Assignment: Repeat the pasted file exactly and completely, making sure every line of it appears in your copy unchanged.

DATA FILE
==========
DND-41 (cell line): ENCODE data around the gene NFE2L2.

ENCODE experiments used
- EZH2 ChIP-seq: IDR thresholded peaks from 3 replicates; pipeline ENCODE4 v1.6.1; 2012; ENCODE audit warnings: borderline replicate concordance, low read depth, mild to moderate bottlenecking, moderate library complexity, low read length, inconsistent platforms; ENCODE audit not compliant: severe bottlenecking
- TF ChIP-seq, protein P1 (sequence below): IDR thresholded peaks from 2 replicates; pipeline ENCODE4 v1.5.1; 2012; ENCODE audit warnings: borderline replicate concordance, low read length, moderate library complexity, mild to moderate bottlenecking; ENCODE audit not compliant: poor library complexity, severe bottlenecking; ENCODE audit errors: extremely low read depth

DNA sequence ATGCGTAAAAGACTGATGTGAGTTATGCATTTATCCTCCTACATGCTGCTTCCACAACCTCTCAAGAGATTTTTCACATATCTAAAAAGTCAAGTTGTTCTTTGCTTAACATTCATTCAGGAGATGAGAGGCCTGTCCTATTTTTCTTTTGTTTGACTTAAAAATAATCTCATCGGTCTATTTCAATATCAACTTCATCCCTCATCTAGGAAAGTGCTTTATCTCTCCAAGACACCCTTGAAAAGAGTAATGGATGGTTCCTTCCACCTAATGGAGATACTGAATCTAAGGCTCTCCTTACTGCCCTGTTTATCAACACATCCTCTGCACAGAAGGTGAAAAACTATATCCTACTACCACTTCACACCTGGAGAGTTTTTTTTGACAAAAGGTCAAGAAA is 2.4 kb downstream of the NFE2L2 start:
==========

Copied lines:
DND-41 (cell line): ENCODE data around the gene NFE2L2.

ENCODE experiments used
- EZH2 ChIP-seq: IDR thresholded peaks from 3 replicates; pipeline ENCODE4 v1.6.1; 2012; ENCODE audit warnings: borderline replicate concordance, low read depth, mild to moderate bottlenecking, moderate library complexity, low read length, inconsistent platforms; ENCODE audit not compliant: severe bottlenecking
- TF ChIP-seq, protein P1 (sequence below): IDR thresholded peaks from 2 replicates; pipeline ENCODE4 v1.5.1; 2012; ENCODE audit warnings: borderline replicate concordance, low read length, moderate library complexity, mild to moderate bottlenecking; ENCODE audit not compliant: poor library complexity, severe bottlenecking; ENCODE audit errors: extremely low read depth

DNA sequence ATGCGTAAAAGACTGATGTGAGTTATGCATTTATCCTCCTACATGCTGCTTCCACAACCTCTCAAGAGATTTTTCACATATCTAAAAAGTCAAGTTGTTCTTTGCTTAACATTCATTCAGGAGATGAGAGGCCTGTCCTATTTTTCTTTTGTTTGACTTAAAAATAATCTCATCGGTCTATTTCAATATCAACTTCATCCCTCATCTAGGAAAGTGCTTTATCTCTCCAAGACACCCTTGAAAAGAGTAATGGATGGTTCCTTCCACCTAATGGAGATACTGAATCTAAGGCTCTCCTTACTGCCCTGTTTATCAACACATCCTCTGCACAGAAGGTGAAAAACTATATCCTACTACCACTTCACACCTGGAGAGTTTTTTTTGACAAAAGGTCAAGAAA is 2.4 kb downstream of the NFE2L2 start: